top of page

But what is Choice and Control really!

For people getting support from NDIS, choice and control is commonly used when talking about providing support, services, and providers. What does it actually mean?

  • The NDIS Act 2013 describes it as; https://www.legislation.gov.au/Details/C2016C00934

  • enable people with disability to exercise choice and control in the pursuit of their goals and the planning and delivery of their supports; You the person, should have the power to make decisions about the things affecting you and what happens in your life. You can make choices that are right for you, to enable you to achieve your goals and needs. Choice and Control is about how you arrange your care and support. It is designed to help you to receive services in a way that suits you and your family and offers you more control over the way your services are delivered.

Otherwise known as self-directed support. Your Life Your Choice Framework (www.qld.gov.au)

NDIS Choice and control are the key to empowering people with a disability to lead more independent lives. This can mean embracing the opportunity to make choices and take control of your support. To create a path that follows your individual goals and needs. Your voice matters!

But at times this can be difficult

Perhaps the person may have difficulty in communicating their wants and needs due to a cognitive/ physical/ neurological; a communication disability can be incredibly diverse. Communicating is a complicated thing that humans do, different areas of communication can be affected, so communication disability or difficulties can look vastly different from person to person. People may require support in any or all areas of communication:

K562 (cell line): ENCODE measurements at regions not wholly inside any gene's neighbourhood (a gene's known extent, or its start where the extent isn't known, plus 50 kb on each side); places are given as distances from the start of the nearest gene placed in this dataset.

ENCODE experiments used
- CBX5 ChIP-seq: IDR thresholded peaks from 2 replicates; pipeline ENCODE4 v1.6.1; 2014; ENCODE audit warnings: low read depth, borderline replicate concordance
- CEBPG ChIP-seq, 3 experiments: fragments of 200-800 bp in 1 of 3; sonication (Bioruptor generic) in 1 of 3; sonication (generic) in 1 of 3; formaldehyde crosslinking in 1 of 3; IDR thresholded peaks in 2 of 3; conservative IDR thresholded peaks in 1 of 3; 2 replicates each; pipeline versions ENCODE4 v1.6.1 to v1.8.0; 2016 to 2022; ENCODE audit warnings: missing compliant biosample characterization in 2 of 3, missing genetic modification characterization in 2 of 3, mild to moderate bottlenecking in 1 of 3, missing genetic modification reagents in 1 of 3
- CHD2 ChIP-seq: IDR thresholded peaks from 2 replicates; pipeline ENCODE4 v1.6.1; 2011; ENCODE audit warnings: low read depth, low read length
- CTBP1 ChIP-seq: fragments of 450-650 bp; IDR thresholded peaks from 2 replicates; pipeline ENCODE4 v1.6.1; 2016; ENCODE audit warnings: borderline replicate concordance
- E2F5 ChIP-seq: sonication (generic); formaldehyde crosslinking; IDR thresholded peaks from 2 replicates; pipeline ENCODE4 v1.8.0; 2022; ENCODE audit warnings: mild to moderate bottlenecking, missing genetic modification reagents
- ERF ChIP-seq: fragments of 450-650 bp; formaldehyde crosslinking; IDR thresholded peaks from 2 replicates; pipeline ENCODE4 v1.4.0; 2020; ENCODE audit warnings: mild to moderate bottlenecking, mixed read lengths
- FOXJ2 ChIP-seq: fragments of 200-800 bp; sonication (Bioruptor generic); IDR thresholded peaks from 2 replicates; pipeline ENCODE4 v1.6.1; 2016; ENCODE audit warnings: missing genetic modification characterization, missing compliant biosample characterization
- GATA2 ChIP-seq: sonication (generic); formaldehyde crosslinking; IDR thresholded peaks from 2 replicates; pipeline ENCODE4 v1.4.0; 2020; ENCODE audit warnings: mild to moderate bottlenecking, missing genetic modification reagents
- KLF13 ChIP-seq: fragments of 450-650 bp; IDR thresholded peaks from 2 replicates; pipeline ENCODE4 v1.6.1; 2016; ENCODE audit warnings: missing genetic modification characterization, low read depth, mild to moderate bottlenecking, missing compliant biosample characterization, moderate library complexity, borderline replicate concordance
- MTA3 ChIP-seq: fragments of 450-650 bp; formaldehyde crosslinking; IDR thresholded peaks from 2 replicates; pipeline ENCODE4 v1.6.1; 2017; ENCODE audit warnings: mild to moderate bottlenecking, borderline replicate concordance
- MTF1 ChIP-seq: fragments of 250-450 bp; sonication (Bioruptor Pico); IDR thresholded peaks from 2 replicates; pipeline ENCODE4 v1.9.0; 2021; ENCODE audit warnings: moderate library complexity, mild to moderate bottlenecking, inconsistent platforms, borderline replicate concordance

• When the wider community recognises and understands the experience of people with communication difficulties, it is easier to ensure communication access for everyone. https://communicationhub.com.au/Communication_Hub/Communication_Disability/Causes_of_communication_disability.aspx

  • Knowing the person, having aids such as Augmented and Alternative communication tools, gives the person opportunities to voice their opinions, needs and wishes. We may support the person to understand and communicate their needs by simplifying language such as using Easy English, Compic, Auslan. There are a lot of different types of AAC.

No-tech and low-tech options include things like

  • gestures and facial expressions,

  • writing,

  • drawing,

  • spelling words by pointing to letters, and

  • pointing to photos, pictures, or written words.


High-tech options include things like

  • using an app on an iPad or tablet to communicate and

  • using a computer with a “voice," sometimes called a speech-generating device.

Therapeutic Assessments by Speech Pathologist will identify the most appropriate tools /system to use. https://www.asha.org/public/speech/disorders/aac/#:~:text=AAC%20means%20all%20of%20the,be%20used%20instead%20of%20speech. This can be a process to go through, but to truly allow for a person to exercise choice and control of their life these steps are crucial


  • Where a person struggles with making choices, they may be referred to have an advocate appointed through the Office of the Public Advocate. https://www.publicadvocate.vic.gov.au/


Written by Elizabeth Schroeter

Team Leader

Support Coordination & Psychosocial Recovery Coaching

Ballarat & Western Victoria

Victorian Home and Community Care


52 views0 comments

コメント


bottom of page